Thought of as the secret weapon of many producers in the 1980s, the Solid State Logic's
Listen Mic Compressor from the SL 4000E console was originally used to stop overloading on talkback mics. Most famously utilized by Hugh Padgham for Phil Collin's "In The Air Tonight," the processor became famous for giving a distinct, aggressive tone that became one of the most famous drums sounds of all time.
"Phil [Collins] was playing the drums and I had the reverse talkback on because he was speaking," Hugh Padgham says of the session. "Then he started playing the drums. The most unbelievable sound came out because of the heavy compressor. I said, 'My God, this is the most amazing sound'"
Solid State Logic is now bringing back the famed compressor in a new 500 Series format dubbed the LMC
+. Offering even more control over the sound than the original, the module is packed with variable High and Low Pass filters, wet/dry blend control and a "filter to compressor" side chain option.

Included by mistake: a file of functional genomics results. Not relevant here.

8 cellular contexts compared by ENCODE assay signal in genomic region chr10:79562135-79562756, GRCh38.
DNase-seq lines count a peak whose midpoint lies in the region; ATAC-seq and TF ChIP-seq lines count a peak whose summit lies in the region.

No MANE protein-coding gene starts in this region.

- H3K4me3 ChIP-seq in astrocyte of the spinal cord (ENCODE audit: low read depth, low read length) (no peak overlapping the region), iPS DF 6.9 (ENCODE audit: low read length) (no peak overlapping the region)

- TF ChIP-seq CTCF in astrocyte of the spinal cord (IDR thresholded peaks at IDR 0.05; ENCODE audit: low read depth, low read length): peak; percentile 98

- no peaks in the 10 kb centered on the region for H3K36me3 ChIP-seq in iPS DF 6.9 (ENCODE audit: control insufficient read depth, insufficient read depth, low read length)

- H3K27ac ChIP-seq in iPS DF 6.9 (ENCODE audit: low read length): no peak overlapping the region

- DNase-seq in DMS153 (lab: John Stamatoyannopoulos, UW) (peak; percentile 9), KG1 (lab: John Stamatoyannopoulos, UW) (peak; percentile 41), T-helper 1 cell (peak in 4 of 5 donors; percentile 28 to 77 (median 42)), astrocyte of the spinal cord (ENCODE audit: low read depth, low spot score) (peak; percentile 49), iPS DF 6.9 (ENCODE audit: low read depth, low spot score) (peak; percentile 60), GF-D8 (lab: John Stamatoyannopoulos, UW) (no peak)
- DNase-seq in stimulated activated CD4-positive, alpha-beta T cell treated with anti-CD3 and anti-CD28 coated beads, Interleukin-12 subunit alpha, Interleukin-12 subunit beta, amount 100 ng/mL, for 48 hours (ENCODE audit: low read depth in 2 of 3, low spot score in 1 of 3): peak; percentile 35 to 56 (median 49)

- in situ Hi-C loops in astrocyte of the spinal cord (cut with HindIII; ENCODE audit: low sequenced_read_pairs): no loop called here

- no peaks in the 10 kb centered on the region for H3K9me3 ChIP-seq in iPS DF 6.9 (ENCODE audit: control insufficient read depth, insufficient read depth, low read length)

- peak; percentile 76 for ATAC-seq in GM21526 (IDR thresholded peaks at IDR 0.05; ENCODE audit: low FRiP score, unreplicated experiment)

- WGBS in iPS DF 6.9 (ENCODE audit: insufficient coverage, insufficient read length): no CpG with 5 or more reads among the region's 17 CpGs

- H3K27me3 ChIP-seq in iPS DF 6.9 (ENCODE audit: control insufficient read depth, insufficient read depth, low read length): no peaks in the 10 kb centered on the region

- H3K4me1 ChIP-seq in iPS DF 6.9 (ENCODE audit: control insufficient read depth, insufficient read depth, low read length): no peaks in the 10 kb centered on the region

Looking to improve on the original design, Solid State Logic has added a "scoop" phase invert, which will allow engineers to use the wet/dry control as a unique way of sculpting sound. Another addition to the new module, the "split" function, compresses specific frequencies while leaving others unscathed. Used together or on their own, the "scoop" and "split" options can add distinct tonal qualities to your recordings.
Perhaps the most interesting quality of the Solid State Logic LMC+ is that there truly is a wide range of sounds that can be made with this module. From the masterful tone created during the "In The Air Tonight" sessions to what could be described as "anti-sound," the choice to create or destroy your sound is all held within the more than capable hands of the engineer.